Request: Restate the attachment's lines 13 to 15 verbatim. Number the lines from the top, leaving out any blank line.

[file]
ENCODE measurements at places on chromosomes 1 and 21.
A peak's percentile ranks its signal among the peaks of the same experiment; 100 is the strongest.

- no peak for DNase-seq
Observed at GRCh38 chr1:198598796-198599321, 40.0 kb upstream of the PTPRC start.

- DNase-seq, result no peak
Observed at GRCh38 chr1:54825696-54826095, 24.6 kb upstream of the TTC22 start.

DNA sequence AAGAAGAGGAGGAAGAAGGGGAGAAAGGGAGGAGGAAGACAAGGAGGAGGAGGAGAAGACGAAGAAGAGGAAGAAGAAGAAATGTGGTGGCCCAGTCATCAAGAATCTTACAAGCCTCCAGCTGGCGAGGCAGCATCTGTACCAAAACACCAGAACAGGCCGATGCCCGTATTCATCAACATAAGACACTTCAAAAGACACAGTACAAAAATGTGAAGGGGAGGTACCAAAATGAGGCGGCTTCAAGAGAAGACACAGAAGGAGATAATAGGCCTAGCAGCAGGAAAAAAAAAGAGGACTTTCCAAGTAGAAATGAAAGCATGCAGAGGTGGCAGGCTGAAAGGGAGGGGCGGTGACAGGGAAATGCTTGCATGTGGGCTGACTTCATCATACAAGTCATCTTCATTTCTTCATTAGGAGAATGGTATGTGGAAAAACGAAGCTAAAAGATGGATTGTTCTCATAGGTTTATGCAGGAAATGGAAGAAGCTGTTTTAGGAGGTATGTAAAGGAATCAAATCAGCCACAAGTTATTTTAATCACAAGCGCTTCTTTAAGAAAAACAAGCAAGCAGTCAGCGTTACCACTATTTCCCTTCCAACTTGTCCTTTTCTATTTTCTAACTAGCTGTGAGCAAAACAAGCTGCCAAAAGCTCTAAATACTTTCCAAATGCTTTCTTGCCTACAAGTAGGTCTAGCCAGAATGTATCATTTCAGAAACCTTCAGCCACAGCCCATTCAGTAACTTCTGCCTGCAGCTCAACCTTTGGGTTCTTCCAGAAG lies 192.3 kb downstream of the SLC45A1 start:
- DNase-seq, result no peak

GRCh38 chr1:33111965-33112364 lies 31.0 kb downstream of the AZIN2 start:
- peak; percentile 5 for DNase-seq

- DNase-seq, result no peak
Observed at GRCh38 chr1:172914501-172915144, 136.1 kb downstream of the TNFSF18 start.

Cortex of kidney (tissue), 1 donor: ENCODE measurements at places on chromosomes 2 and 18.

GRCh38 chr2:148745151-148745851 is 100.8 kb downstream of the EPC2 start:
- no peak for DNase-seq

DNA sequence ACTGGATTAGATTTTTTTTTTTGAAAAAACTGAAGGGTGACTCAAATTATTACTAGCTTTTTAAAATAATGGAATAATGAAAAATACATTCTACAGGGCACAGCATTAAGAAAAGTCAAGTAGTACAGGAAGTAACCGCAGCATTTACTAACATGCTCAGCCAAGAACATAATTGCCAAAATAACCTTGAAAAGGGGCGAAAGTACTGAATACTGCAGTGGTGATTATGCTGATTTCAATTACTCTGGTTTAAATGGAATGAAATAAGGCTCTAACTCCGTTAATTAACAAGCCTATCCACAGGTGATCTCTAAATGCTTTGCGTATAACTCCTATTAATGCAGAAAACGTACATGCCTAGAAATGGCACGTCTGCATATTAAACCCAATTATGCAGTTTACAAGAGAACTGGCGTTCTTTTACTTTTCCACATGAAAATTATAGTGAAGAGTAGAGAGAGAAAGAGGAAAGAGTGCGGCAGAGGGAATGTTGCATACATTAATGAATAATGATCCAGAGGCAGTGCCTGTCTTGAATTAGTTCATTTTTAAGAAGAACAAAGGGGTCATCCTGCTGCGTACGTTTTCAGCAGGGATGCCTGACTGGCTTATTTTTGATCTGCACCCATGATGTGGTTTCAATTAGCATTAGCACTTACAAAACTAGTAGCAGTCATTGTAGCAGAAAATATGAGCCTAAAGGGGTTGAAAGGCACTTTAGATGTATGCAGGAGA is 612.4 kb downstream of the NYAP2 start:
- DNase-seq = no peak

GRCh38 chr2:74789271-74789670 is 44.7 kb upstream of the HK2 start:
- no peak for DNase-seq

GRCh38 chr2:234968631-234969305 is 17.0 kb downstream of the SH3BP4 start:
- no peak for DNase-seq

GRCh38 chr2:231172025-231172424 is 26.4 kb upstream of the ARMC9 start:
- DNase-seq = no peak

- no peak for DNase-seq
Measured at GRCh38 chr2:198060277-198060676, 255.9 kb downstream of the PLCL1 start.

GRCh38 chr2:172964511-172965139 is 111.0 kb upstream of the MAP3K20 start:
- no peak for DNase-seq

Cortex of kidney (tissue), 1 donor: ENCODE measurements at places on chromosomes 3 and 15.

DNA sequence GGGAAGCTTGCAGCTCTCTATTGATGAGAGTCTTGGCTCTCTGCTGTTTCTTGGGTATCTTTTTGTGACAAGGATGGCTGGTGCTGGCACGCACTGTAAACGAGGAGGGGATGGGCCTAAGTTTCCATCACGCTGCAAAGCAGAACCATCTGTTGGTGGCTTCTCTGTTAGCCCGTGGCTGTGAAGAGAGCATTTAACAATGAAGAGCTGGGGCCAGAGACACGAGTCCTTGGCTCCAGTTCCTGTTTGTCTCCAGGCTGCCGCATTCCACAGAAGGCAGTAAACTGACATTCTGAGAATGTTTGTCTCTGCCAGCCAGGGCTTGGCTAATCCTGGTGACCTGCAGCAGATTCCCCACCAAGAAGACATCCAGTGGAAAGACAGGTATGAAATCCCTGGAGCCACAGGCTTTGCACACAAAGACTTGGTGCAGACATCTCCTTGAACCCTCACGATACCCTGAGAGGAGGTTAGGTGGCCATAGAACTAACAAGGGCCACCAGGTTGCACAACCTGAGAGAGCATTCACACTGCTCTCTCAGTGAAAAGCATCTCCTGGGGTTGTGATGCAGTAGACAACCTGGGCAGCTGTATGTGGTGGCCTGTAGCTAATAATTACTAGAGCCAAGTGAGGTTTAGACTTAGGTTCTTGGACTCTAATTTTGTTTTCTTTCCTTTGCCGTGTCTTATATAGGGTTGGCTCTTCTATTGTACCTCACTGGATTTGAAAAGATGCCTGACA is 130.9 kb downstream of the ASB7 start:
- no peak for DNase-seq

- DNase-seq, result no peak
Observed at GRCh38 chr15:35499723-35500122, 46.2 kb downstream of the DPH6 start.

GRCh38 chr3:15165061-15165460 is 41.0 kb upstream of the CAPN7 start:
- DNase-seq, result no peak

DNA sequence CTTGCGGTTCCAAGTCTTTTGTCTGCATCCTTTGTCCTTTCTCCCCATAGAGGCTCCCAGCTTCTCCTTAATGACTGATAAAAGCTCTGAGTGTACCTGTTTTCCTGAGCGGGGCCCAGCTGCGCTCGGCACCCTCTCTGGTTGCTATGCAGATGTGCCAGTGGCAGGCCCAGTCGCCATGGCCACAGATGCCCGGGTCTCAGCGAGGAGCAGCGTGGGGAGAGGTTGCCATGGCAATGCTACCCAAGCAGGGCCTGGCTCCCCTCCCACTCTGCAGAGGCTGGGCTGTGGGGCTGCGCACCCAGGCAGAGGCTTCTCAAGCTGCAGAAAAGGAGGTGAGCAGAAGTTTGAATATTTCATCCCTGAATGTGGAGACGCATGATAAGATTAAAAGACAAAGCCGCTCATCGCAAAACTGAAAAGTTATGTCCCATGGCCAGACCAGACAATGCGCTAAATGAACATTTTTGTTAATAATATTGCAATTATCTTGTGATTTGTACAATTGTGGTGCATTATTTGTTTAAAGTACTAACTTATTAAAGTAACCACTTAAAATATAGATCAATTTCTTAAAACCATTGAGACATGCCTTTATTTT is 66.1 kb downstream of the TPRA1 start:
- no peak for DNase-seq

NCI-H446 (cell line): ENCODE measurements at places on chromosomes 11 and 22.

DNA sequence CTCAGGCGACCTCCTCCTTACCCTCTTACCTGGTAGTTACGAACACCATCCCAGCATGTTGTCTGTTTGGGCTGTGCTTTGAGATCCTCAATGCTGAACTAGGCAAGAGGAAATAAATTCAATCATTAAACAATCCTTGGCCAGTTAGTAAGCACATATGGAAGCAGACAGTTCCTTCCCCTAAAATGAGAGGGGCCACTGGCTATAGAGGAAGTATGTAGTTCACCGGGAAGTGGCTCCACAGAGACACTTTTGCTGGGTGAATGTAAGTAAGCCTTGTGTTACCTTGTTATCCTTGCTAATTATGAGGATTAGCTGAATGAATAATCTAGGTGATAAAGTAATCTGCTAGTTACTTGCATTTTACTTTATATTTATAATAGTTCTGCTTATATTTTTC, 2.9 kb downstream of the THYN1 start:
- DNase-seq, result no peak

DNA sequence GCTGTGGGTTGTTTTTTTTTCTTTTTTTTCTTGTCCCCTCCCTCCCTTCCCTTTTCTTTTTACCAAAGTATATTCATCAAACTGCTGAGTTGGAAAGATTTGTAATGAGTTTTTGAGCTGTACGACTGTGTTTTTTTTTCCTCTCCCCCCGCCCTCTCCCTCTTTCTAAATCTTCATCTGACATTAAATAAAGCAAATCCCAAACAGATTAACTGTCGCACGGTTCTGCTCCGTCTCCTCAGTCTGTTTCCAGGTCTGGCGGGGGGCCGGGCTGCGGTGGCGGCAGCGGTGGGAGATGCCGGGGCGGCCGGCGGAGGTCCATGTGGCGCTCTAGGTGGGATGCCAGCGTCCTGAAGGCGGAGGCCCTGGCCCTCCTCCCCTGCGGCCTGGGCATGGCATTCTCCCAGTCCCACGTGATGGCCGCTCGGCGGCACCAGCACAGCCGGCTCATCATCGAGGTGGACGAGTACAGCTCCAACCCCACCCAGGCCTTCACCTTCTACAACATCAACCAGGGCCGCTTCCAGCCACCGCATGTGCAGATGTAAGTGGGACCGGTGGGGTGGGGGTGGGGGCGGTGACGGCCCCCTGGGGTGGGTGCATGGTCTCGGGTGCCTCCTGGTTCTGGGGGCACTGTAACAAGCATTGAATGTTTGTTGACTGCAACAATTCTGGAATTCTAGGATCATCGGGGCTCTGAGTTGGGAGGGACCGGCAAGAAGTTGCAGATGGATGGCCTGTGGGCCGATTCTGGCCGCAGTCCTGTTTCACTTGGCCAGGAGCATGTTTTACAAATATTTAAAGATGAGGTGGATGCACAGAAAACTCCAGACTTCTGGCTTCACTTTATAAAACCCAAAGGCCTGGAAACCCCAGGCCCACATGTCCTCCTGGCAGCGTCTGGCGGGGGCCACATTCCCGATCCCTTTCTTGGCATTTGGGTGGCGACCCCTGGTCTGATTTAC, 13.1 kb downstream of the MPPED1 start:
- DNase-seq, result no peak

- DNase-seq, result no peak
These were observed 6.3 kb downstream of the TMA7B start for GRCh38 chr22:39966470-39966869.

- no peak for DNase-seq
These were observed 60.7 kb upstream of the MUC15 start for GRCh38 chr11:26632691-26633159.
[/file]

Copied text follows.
Cortex of kidney (tissue), 1 donor: ENCODE measurements at places on chromosomes 2 and 18.

GRCh38 chr2:148745151-148745851 is 100.8 kb downstream of the EPC2 start:
- no peak for DNase-seq